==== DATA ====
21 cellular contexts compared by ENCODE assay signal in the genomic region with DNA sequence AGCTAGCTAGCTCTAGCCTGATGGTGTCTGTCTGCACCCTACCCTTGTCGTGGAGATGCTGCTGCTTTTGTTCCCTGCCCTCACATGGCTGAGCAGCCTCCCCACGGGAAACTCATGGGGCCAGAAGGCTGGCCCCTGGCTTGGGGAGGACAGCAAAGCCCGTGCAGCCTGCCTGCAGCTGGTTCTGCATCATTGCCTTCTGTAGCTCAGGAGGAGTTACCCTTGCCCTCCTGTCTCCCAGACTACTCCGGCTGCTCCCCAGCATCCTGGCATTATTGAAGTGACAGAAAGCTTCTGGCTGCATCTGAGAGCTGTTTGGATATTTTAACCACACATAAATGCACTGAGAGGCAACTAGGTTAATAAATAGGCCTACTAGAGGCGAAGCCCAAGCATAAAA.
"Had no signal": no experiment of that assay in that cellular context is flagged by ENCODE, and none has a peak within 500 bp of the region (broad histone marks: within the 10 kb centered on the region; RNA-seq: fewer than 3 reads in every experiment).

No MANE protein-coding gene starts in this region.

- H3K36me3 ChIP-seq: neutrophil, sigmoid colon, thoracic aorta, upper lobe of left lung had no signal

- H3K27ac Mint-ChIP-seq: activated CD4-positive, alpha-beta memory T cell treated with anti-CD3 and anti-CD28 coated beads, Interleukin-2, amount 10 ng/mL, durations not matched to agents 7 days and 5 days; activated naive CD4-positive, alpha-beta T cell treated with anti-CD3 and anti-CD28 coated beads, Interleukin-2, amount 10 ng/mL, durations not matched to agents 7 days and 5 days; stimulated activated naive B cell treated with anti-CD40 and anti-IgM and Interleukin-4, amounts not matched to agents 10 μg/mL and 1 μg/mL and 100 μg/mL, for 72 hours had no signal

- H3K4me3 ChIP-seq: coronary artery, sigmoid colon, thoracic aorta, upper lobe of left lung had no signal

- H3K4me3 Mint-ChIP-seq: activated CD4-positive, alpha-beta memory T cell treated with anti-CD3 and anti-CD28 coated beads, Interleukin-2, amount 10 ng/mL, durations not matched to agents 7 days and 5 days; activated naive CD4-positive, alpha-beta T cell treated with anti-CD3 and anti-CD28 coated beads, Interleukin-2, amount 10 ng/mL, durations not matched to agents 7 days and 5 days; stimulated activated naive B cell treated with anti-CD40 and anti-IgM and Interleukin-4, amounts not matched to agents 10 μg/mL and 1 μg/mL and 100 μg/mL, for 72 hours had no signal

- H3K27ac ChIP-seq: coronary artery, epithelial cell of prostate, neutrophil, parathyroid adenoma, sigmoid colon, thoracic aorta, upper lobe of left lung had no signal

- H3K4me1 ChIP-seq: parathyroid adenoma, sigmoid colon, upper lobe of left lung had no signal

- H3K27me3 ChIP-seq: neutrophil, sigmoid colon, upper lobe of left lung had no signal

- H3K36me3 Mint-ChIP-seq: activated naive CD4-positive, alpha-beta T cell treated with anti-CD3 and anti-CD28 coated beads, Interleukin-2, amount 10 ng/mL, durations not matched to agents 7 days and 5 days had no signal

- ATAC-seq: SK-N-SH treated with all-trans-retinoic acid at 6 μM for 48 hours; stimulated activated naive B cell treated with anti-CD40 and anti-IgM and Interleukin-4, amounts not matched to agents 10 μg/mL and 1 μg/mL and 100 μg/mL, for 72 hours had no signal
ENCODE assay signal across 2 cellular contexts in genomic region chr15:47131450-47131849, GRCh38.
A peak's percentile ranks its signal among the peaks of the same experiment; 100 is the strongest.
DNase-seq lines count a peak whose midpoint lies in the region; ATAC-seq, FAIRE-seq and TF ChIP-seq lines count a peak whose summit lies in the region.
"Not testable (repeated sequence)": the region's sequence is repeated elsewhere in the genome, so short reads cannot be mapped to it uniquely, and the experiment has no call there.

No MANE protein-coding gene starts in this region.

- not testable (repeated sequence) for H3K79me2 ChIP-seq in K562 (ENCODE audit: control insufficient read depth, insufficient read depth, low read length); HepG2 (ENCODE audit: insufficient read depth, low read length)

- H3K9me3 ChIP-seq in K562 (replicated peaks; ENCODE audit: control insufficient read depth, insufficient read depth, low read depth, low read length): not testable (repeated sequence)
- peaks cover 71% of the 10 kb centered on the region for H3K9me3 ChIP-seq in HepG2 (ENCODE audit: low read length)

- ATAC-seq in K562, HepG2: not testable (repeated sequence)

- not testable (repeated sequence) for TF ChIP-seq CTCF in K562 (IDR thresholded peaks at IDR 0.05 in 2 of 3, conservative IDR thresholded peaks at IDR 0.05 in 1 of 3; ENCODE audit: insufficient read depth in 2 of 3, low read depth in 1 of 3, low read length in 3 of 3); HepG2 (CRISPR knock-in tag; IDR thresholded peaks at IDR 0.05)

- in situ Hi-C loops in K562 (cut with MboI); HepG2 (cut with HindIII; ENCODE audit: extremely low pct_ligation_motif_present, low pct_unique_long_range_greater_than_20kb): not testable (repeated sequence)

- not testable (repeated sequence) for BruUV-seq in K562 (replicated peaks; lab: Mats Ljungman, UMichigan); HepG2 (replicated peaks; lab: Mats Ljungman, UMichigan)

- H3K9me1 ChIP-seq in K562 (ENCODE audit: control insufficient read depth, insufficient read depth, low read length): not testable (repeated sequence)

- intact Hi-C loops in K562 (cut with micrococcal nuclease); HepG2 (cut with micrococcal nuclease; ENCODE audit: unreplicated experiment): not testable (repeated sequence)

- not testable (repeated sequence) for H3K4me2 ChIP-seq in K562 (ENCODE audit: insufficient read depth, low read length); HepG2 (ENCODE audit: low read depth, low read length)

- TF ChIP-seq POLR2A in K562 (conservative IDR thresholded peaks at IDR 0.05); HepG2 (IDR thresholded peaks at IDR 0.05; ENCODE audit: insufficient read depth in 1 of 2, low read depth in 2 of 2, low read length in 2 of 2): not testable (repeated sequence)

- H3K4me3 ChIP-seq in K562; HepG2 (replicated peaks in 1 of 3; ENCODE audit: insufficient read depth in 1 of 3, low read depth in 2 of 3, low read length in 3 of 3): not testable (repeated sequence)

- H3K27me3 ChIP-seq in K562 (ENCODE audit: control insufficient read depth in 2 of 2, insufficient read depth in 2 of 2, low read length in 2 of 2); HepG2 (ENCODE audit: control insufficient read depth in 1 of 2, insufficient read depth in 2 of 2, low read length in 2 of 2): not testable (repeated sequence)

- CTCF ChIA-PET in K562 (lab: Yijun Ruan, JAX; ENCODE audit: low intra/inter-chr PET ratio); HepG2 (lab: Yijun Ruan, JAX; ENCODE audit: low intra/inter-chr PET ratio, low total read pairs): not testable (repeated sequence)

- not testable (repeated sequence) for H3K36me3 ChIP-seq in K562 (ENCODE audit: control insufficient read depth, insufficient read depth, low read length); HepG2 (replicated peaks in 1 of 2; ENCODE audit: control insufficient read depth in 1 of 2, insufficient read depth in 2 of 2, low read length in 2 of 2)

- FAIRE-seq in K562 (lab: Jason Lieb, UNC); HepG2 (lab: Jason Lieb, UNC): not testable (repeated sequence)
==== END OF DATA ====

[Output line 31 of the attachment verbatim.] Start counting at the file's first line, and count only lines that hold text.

- CTCF ChIA-PET in K562 (lab: Yijun Ruan, JAX; ENCODE audit: low intra/inter-chr PET ratio); HepG2 (lab: Yijun Ruan, JAX; ENCODE audit: low intra/inter-chr PET ratio, low total read pairs): not testable (repeated sequence)